MerlinUWard
Posted on December 19th 2013 at 12:42PM

Great post and excellent thoughts, Ryan. I was actually working on a piece about this myself when your article came up. It's unclear exactly was is driving these bad brand behaviors, but my suspicion is that it's routed in the habits of traditional marketing. As you mention, marketers are trying to stay on top of the latest trending topic despite its relevance to the business or the context to the consumer. All for the sake of driving "health metrics" (likes, comments, shares), or clawing for sales, which is blatently abusing their audience in what are often emotional moments.

These are not opportunites to advertise, rather, opportunites to connect with audiences (if applicable). There have been enough examples of the above that apolgies for this type of behavior will no logner suffice. 2013 is nearly over, and brand marketers need to get their act together. 

Samuel Hum
Posted on December 23rd 2013 at 11:13PM

My thoughts exactly, Merlin. I think some marketers feel the need to do something during events like these because they think that people will all be aware and sensitive towards it, and they can use this to their advantage. However, as you mentioned, these shouldn't be opportunities to advertise, but to connect with audiences. 

I think it's important, in times like these, to not think about jumping on the opportunity to promote something, but to empathise with your audience and be tactful.

scalablesocial
Posted on December 19th 2013 at 7:15PM

How funny is it that in the blog recap email, the blog post right above this one is, "10 Perfectly Crafted Facebook Status Updates for the Holiday Season"?

The Spaghetti-Os tweet is awful, and I totally agree that usually in cases of emergency or disaster, silence is better than a comment. But like you said, if there is a connection - it can be appropriate.

With major holidays, most brands will come across as clueless if they don't at least acknowledge the day. 

Danny Brown
Posted on December 20th 2013 at 9:12AM

It's still people behind brands, and a corporate culture can go a long way to defining what customer base you get. Brands can't win - "Be more human", "Don't be so human", "You're being too human!". Plus ca change...

Kelly Calhoun
Posted on December 20th 2013 at 11:41AM

This is actually a very interesting topic.  Usually, we hear that these would be good times because we get more activity thus opportunity for more business. I like your spin, point of view, and voice on the matter!

DaveEllis
Posted on December 20th 2013 at 4:06PM

Danny makes a good point: "Brands can't win - "Be more human", "Don't be so human", "You're being too human!"."

I totally agree that brands should absolutely not try to capitalize on tragedies and their related anniversaries.

But sometimes it seems there's a fine, or even invisible minefield. I remember on the day of the Boston marathon bombing, reading my #cmgr column in TweetDeck and how furiously everyone was judging brands that were still tweeting. They weren't tweeting about the bombing or about Boston... just their normal tweets... about *life* and business and etc.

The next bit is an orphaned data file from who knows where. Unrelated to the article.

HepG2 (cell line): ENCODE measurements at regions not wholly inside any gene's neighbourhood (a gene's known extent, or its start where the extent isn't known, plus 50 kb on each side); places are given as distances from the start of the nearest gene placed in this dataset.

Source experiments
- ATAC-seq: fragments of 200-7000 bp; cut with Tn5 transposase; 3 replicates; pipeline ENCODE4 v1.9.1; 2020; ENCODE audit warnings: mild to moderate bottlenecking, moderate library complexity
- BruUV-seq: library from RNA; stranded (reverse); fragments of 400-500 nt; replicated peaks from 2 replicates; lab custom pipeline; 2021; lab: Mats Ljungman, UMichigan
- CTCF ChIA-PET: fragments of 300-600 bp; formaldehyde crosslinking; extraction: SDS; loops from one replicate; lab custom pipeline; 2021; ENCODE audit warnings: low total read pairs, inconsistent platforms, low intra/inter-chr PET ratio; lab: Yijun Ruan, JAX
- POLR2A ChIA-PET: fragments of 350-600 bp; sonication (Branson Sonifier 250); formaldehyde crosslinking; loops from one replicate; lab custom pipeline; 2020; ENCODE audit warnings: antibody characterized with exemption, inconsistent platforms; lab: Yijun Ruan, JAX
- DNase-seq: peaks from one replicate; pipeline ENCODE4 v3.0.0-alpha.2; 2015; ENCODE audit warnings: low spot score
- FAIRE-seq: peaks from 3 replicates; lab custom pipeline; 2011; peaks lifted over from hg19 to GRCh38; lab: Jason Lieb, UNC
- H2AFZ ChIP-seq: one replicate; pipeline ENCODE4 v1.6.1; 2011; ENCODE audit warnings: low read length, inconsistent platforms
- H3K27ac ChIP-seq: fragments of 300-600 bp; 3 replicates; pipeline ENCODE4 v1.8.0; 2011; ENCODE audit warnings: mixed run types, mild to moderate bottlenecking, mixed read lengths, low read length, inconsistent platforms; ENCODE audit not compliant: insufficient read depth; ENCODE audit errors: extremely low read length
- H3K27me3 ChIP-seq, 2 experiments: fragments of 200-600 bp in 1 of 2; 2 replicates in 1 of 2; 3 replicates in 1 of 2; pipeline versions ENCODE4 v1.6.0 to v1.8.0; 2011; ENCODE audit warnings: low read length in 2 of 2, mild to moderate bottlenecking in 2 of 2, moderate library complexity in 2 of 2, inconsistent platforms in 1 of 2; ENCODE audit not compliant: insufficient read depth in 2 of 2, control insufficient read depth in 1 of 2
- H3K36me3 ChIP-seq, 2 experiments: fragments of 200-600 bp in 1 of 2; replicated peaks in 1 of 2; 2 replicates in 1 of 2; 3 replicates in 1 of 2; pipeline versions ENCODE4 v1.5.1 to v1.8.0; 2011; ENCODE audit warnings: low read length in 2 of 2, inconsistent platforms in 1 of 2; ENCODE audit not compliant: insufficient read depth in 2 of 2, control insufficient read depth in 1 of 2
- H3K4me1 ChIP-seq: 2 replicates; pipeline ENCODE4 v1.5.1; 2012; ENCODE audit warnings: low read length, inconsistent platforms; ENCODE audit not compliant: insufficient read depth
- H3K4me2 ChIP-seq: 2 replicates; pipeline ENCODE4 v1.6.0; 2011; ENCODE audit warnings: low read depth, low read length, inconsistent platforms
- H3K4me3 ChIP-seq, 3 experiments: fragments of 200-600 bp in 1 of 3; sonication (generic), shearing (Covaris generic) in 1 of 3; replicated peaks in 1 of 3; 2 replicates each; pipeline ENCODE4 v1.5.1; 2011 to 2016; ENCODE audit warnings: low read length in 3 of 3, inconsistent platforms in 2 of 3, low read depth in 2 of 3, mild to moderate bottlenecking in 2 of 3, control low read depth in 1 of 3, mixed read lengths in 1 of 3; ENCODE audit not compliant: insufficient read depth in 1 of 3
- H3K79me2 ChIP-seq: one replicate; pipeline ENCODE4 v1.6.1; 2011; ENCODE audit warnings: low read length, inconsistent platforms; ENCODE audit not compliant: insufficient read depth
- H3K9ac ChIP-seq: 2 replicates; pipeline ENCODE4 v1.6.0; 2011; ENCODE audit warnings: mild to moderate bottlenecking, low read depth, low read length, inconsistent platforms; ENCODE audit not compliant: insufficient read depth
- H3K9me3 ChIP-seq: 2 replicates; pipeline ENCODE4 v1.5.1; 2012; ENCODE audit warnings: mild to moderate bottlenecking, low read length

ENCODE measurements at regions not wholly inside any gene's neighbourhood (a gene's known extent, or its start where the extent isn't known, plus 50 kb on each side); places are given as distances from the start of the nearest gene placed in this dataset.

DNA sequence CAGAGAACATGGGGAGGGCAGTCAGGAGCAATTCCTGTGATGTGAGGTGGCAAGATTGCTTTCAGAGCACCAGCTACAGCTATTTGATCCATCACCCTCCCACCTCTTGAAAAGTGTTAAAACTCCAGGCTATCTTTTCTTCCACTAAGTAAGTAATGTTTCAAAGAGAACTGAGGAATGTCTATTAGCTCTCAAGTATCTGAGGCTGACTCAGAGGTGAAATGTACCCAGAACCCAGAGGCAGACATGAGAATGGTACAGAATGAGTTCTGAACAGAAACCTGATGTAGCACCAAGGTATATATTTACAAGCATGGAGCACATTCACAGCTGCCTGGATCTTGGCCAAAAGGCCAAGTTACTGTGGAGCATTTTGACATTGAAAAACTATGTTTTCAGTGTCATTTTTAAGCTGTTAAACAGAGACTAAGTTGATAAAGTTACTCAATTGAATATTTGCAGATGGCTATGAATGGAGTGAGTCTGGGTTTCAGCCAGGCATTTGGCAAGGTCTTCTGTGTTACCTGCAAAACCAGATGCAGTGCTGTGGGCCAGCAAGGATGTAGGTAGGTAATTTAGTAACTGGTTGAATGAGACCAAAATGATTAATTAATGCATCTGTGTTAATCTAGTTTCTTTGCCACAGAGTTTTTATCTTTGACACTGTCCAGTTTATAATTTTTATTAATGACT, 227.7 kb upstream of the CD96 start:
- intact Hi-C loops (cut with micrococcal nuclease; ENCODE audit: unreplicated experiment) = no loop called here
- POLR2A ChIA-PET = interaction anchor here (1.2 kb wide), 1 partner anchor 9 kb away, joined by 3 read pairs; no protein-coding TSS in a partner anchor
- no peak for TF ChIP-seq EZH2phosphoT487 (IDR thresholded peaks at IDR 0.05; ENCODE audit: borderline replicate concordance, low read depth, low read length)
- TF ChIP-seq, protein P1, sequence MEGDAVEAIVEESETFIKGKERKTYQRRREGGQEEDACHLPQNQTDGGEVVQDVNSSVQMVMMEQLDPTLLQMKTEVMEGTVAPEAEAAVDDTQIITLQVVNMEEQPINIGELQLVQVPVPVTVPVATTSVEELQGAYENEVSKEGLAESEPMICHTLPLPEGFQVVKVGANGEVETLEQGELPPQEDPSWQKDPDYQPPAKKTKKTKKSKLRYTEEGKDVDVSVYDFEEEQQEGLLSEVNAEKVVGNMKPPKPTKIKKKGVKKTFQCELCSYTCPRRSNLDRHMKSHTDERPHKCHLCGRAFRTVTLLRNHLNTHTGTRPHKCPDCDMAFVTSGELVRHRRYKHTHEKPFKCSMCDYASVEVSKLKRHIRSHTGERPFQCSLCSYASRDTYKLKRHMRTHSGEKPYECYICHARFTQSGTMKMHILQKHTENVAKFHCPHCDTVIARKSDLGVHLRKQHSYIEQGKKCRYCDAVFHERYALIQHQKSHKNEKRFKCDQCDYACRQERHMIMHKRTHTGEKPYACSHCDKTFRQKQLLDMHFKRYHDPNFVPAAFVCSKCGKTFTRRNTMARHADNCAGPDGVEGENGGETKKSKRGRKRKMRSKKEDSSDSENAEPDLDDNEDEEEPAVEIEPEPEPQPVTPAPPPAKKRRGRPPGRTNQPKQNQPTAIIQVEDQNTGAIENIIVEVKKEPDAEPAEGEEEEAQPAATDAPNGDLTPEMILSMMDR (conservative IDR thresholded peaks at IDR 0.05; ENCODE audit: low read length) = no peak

I'll never forget one commenter said "Any community manager who hasn't deleted all their scheduled posts should be taken out and shot! Turn off all tweets IMMEDIATELY!"

Really? I noticed there were still TV shows and TV and radio commercials airing during the day of the bombing. I assume no one wanted television schedulers to be taken out and shot.

Yes, the bombing was a horrible tragedy but seriously? The entire world has to stop? People still went to work. People still went to the store. People still went to movies. People still watched TV. People still went on dates and got on planes to travel etc. etc. etc. You have to shut down your whole business because of an individual event?

Why is it that so many people on social media feel they have to connect themselves so deeply with everything?

sashattuck
Posted on December 22nd 2013 at 7:28AM

I managed a B2B account during the Boston Marathon bombings. We typically tweeted once or twice an hour about inbound marketing, social media, content marketing, etc. Shortly after the news broke, I tweeted that we would be suspending all tweets until the crisis was resolved. We did until it was, and the initial tweet generated a lot of positive response. I'm not saying that's what everyone should have done / should do, but that's what I did.

DaveEllis
Posted on December 22nd 2013 at 5:39PM

Yup. It's not a bad thing if companies decide to not tweet or post etc. in solidarity with something. But it's an interesting phenomenon of social that people look at it so differently than other media.

DFlash
Posted on April 1st 2014 at 3:04AM

I don't think these types of marketing will go away anytime soon. It's like the delicious bait that feeds on a hungry crowd of audience who themselves feel underappreciated in life. It's more like psychology and the brands who can understand their fans win.